You did not state why there was a denial. Diabetes would normally be covered unless it was present prior to the policy effective date. If it was present prior to the policy effective date, then it would be excluded from coverage, since the policy must be effective prior to any illness or injury.
Each company has a dispute resolution process. Look at that section of your policy under duties or claims filing to determine your next steps if you disagree. You can also call your pet insurance company to request a review or ask how you can dispute their findings.
Most policies require you to go through the internal review process before taking other actions. And to be fair, I advocate this process as anyone can make a mistake and this provides an opportunity for a different claims adjuster or supervisor to take a look at your claim and the circumstances for denial.
The reason for your denial should be spelled out clearly, and it should reflect one of the exclusions to your policy. For instance, if the company determined that the claim was pre-existing or present prior to the policy effective date it will state this as the reason. There must be evidence, such as prior medical history or medical foundation in order to deny the claim as being pre-existing. Some companies utilize independent outside veterinarians to review their disputed claims. Contrary to popular opinion, insurance companies do not want to deny claims and want to pay all covered legitimate claims; but cannot pay ineligible claims.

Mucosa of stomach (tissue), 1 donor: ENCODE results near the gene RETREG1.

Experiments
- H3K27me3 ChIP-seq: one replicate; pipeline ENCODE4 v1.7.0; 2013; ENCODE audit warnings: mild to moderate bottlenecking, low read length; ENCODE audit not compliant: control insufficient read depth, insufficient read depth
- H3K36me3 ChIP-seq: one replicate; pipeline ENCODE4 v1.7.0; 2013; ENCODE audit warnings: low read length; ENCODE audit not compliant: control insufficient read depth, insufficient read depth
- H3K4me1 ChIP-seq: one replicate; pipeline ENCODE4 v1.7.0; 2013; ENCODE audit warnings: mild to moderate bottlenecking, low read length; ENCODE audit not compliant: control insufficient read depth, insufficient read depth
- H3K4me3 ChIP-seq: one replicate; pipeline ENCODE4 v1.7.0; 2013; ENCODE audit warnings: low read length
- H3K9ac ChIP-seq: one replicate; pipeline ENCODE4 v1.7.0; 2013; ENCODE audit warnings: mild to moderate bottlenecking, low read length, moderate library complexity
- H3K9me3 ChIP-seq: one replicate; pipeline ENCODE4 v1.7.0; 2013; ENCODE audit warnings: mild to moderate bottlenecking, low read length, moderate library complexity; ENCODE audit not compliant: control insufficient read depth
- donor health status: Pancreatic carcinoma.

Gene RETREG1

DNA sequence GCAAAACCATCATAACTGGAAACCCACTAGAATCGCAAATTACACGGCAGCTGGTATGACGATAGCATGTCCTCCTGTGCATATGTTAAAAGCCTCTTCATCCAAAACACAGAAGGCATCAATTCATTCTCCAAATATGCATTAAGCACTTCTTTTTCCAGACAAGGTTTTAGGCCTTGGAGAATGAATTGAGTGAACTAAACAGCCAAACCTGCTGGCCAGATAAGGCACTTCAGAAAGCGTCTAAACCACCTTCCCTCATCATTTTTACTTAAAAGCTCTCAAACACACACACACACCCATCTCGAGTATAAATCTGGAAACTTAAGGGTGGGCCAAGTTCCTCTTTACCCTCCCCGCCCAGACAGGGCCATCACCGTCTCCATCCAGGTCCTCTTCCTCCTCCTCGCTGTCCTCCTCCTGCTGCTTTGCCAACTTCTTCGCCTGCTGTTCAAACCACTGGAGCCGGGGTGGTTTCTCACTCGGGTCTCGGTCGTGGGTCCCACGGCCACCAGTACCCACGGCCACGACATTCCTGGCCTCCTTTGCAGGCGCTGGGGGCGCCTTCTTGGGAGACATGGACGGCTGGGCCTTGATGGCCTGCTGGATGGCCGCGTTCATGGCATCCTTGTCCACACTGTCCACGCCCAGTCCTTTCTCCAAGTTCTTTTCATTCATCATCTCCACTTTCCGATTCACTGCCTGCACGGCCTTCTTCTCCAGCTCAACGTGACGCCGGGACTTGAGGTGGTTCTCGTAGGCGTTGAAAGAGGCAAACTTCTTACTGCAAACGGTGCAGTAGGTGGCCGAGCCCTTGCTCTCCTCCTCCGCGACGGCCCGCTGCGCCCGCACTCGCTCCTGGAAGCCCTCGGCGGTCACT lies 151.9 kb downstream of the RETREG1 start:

If the review is not in your favor and you are still firmly in the belief that the claim should be covered, then you should file a complaint with your State Department of Insurance. There is no cost to you and your state will make inquiry to your pet insurance company, gather the facts concerning the claim, obtain a copy of your policy and make a determination of whether coverage exists for your claim.
In most cases they cannot compel the insurance company to pay a claim, but they have strong influence since they regulate the company’s ability to provide insurance in their state. If the claim is clearly not covered, they will indicate that.
If after the internal review process and your state’s review you are still not satisfied with the outcome, you may try the company again at a higher level or seek legal action, which will be at your cost unless you prevail. If you win in court you may be repaid for your legal expenses.